2014 Surprise: Unexpected Doubling of Out-of-Pocket Maximum
The Affordable Care Act will help people access quality healthcare by capping their out-of-pocket costs. But some patients will face a significantly higher cap.
Buried in a document released by the Departments of Health and Human Services, Labor, and the Treasury, the federal government made an important pronouncement that greatly troubles the patient advocacy community and most certainly will impact patient access to quality healthcare. A February 2013 document entitled “Frequently Asked Questions (FAQs) about Affordable Care Act Implementation Part XII” states that certain group health plans will have a 1-year grace period starting in 2014 during which they can impose out-of-pocket maximums higher than what is defined in the Affordable Care Act (ACA), placing an undue financial burden on patients.1
As research has shown, a major reason patients do not adhere to their treatment plans is high out-of-pocket costs.2 Saddling people with chronic conditions—even for 1 year—with higher out-of-pocket expenses will have a major negative impact on their ability to afford the healthcare services that they need.
The ACA includes standards designed to protect patients from high out-of-pocket costs for the majority of health plans in the exchange marketplace. Section 1302(c)(1) of the Act requires health plans to comply with established annual limitations on out-of-pocket spending.3 This annual limit applies to qualified health plans, non-grandfathered individual and small group policies, and non-grandfathered group health plans. The limit does not include the monthly premiums for enrollment, which have risen dramatically in recent years. This protection is vital for people with severe and chronic health conditions, whose out-of-pocket spending can total thousands of dollars each year.
The federal government’s policy decision was unveiled when the department clarified how non-grandfathered group health plans, which utilize multiple service providers to help administer covered benefits, would comply with ACA. For example, a health plan may use one administrator for major medical coverage and a separate pharmacy benefit manager.1 The FAQ document states that if a group plan has “an out-of-pocket maximum on coverage that does not consist solely of major medical coverage (for example, if a separate out-of pocket maximum applies with respect to prescription drug coverage),” such an out-of-pocket maximum cannot exceed the annual limitation.1
What that means is group health plans that utilize multiple service providers could set an out-of-pocket limit for each service provider up to the maximum allowed under ACA. For example, the 2014 out-of-pocket cap for an individual under ACA is expected to be approximately $6500. Based on the FAQ document, health plans with multiple administrators could set a cap for individuals at $6500 for medical care plus $6500 for drug benefits. This total of $13,000 would be in addition to the cost of the patient’s insurance premium. This allowance, even within the 1-year limit offered by the FAQ document, will disproportionately harm people with chronic diseases and disabilities. The administrative burden to collect and share data on a timely and accurate basis for plans that utilize multiple service providers is understandable. However, permitting these plans to have a total annual out-of-pocket limit that could be twice the amount of other plans is contrary to ACA.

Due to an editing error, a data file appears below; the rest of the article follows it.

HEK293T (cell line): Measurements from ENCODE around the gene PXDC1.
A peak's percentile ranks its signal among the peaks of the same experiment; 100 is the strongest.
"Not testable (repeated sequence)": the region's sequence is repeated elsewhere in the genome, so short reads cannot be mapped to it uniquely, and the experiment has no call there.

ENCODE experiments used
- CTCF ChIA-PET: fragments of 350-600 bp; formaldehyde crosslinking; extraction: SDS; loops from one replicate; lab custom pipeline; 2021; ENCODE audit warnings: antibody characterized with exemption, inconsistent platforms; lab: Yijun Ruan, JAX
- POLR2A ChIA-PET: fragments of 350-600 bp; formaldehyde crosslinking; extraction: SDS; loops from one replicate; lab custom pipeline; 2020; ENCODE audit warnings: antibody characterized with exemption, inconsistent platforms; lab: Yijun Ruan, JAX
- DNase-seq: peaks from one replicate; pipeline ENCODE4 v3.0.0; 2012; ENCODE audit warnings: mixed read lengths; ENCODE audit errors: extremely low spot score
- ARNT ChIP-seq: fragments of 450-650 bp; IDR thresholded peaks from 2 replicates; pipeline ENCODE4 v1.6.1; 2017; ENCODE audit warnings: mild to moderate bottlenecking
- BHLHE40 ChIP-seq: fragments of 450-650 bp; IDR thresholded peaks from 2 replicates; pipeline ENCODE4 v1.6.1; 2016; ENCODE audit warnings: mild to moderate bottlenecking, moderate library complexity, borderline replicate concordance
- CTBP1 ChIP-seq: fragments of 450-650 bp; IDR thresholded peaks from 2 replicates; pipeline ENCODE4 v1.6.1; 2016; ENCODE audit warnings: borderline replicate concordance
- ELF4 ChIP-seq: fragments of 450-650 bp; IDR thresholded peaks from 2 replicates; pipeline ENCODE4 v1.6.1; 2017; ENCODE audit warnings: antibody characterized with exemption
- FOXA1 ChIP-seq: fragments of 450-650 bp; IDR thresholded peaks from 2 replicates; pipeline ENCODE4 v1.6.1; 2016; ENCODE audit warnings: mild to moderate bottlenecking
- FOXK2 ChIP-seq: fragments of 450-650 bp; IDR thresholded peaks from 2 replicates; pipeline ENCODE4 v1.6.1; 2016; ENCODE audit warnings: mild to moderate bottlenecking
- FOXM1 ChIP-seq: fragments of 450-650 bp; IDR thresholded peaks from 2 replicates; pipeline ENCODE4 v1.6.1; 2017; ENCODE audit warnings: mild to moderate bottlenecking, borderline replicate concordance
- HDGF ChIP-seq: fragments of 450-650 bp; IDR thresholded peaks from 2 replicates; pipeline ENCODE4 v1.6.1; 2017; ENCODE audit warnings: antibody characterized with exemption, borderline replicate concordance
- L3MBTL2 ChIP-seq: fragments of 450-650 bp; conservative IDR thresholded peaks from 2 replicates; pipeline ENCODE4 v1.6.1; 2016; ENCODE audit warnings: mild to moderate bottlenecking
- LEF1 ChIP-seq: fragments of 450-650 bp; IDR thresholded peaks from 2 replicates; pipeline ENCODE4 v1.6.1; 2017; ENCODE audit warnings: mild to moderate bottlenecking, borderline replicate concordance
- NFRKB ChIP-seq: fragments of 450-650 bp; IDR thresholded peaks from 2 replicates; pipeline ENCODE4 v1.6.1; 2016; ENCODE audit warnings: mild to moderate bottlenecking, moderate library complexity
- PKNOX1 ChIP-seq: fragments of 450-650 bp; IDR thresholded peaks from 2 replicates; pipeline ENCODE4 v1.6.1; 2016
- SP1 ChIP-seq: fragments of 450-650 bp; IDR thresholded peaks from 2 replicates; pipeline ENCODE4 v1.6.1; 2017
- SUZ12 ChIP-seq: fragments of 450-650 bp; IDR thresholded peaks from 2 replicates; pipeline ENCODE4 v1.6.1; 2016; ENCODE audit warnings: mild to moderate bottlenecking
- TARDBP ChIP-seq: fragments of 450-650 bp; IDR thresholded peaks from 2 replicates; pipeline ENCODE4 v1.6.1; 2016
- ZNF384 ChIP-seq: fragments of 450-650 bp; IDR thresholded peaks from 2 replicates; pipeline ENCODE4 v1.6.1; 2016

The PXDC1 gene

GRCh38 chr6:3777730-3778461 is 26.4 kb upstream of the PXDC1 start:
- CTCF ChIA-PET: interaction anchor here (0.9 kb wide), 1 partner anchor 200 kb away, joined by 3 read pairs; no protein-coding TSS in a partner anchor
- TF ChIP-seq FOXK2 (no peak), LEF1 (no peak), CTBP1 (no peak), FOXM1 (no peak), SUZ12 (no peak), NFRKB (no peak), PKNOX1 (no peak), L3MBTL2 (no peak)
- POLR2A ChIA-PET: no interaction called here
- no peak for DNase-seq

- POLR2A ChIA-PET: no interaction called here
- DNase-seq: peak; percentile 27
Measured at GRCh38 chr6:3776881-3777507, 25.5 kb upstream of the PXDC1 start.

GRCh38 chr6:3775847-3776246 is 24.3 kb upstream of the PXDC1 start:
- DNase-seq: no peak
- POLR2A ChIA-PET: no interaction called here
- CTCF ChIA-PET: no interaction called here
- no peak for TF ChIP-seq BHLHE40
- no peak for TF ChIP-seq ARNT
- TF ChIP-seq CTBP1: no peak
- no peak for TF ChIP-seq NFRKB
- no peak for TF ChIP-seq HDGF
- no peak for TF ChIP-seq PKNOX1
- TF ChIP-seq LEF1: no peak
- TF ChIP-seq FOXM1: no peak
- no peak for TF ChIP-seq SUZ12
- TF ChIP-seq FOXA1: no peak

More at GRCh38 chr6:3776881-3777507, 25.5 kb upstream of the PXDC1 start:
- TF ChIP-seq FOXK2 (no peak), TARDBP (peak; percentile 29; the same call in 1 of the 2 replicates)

The National Health Council and more than 100 patient advocacy organizations have urged the federal government to revise the proposed leniency outlined in the FAQ and require plans with multiple service providers to maintain a total annual out-of-pocket limit that does not exceed the dollar amounts set in ACA.4 There are many different ways the limit could be parceled among the providers. The bottom line is the sum of separate out-of-pocket limits must not be greater than the annual limit established by law, and separate limits should not be developed in a way that discriminates against patients with high costs within a particular benefit.
A second but equally troublesome issue is the manner and method the federal government used to introduce this grace period policy. Contrary to federal rule-making policy, the 1-year allowance for certain group health plans was not introduced or referenced in either the proposed essential health benefi ts (EHB) regulations issued November 2012 or the final EHB rule that came out in February 2013. Rather, the policy appeared in the FAQ document with no opportunity for stakeholder input. This unexpected interpretation of the statute highlights the importance of creating and enforcing a uniform appeals process not only for issues related to coverage but also for issues resulting from calculating out-of-pocket expenses.
Patients with high-cost health needs are the most likely to need the protection of an annual out-of-pocket maximum and will be most concerned about how their medical expenses count toward this maximum. The ability to appeal such calculations is imperative. This grace period and the method in which it was announced demonstrate the need for the patient advocacy community and those who support patient access to affordable treatments to be vigilant in their efforts to ensure the implementation of ACA is done in a way that best serves those in greatest need of care—people with chronic diseases and disabilities.